Data consumers

This chapter addresses data consumers.

There are four principal ways to access data and derived data products from WAStD:

  • Data export from GUI: filter to taste, hit “CSV” or “XLS” on the top right.

  • Data export from Data Curation Portal: filter to location and date, select all, bottom left menu “export to CSV”, export.

  • Data export from API: see wastdr vignette Accessing WAStD Data.

  • Automated reporting: Latest date-stamped folder on SharePoint or as shared with you through MS Teams.

Tip: Bookmark all “Turtle data” SharePoint sites to find them here

Additional data export pathways for admins: * Shell: Rancher > pod > shell > fab shell > iPython session. * Database: Rancher > pod > shell > ./ db_shell > psql session.

The main avenue for data consumers are the value-added and well documented reports. The reports contain an up to date explanation of all exported data products, as well as maps and summary tables. Most of the insights and summaries a data consumer might want will be in the reports.

The remainder of this page is the older documentation, pending an update of links.

For humans: GUI

This section documents the graphical user interface (GUI).

The GUI aims to give easy to digest insight to managers with defined questions, and to allow the query and export of data.


Getting there

Accessible to all DBCA staff

WAStD’s homepage displays (currently all) records on a map.

Encounters of any kind are displayed as place markers. Click on any record to see a popup with a summary and links to view- more details.

The “edit” button indicates the record’s QA status and allows data entry operators to view and update details.

Named animals displayed a link (e.g. WA1234) to their known life history, which consists of all recorded encounters with this animal.

Furthermore, each tag on the animal features a link to a list to the full tag history.


Getting there or click on “Data”

Accessible to all DBCA staff

The “Data” tab offers the capacity to filter and view data. Currently, this part is in devlopment and does not offer all commodities yet.

Data Curation Portal

Getting there or click on “Data Curation Portal”

Accessible to authorised Parks & Wildlife staff of group “data entry”

Authorised users (those belonging to WAStD’s “data entry” User group) can access the Data Curation Portal interface under the “Data Curators” tab.

Strandings and tagging encounters are located under Animal Encounters.

Many questions can be answered with a simple combination of filter criteria, e.g.:

Examples: * AnimalEncounters * Filter to Locality and date * E.g. AE at Caravan Park * Encounters added before areas/sites were changed/added need to be re-saved to pick up the area/site they’re now in * How many strandings were there in 2015? Select year 2015 in the date facet (top

left), and “Observation type” stranding in the Filter dropdown (top right).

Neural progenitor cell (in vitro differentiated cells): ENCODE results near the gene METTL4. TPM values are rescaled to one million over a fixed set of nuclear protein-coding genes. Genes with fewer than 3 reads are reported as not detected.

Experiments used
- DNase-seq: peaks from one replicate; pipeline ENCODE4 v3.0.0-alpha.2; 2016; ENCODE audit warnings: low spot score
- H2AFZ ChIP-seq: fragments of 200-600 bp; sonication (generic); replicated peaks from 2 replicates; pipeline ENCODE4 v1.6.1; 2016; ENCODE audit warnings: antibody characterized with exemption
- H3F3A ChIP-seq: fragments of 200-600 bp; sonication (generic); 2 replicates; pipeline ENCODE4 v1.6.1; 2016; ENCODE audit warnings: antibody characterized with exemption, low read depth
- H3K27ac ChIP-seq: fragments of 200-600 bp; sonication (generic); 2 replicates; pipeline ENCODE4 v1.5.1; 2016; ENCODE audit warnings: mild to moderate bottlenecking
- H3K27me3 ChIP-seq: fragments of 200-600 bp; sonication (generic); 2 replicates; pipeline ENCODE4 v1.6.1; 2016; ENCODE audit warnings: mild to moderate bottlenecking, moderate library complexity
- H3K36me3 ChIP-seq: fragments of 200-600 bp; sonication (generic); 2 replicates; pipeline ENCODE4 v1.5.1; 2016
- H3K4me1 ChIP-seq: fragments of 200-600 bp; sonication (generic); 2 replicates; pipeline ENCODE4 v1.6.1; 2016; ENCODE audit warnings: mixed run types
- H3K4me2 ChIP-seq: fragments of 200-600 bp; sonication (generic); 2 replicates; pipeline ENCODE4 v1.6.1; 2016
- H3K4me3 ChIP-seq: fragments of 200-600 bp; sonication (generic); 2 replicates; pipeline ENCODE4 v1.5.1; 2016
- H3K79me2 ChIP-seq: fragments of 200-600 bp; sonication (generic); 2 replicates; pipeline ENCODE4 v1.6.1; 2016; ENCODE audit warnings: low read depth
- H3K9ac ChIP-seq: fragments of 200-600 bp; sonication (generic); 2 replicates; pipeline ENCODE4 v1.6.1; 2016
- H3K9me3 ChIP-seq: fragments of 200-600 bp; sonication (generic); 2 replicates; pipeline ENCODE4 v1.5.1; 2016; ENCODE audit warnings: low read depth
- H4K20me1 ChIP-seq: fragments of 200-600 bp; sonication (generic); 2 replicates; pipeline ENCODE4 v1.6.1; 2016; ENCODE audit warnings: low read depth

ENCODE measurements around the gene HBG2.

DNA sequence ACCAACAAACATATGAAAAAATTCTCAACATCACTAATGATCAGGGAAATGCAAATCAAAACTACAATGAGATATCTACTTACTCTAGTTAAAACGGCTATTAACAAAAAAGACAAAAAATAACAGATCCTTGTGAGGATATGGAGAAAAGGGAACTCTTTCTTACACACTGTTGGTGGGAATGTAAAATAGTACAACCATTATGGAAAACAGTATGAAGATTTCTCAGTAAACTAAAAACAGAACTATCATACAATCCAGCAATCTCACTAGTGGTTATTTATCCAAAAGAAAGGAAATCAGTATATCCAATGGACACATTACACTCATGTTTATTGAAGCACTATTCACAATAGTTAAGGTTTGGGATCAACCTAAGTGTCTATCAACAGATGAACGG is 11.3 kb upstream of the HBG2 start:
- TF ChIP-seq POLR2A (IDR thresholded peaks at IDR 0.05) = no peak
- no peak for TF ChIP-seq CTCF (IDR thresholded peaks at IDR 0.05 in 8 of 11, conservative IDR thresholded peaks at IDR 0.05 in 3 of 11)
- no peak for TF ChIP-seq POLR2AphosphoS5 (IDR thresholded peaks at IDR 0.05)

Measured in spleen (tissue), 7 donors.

Download filtered list of enc/AE/TNE etc: * Select all (if more filtered than the initial 100 records that fit on one page, hit “Select all XXX records”) * Bottom menu: export to CSV > Go * Settings: see <>.

  • Alternative: Export to XLS, Header yes, Use display (whether to export human-readable displayed labels or URL-safe database values).

API preview

Getting there or click on “API”

Accessible to DBCA intranet

Data analysts will likely want to cut out the manual filter and download process described above, and consume (filtered) data programmatically. This can be done with the API. WAStD’s API features a human-readable preview with the same filters as the “backstage” admin interface. This facilitates a user-friendly, trial-and-error way of quickly building the desired API query. To learn more about the API, read on.

For machines: API

Note This section is being re-written, as the API is being fine-tuned.

This section will document the application programming interface (API).

The API aims to serve programmers to batch-upload data, and to serve analysts to query and read data from analytical frameworks like R or Python.

Talking points:

  • django-rest-framework

  • API docs

  • coreapi and its command line interface

  • authentication

Working examples:

  • Reading all Animal Observations into a data.frame in R

  • Uploading one Animal Observation from R and Python

See the R package wastdr for working examples.

Data Analysis

Tag life cycle

The life cycle of one tag (e.g. a flipper tag) is captured through recorded encounters along its life cycle stages:

Animal life cycle

An animal’s identity can be reconstructed from overlapping sightings of a set of tags. The following table demonstrates the connection between encounters and tag observations. Tag orders, nesting / tagging encounters, stranding observations and tag returns (and possibly encounters from other occations) form the complete picture of one animal and all related identifying tags.

As an important difference to the existing WAMTRAM tagging database, the life cycle of tags and animals is reconstructed from reports of observations.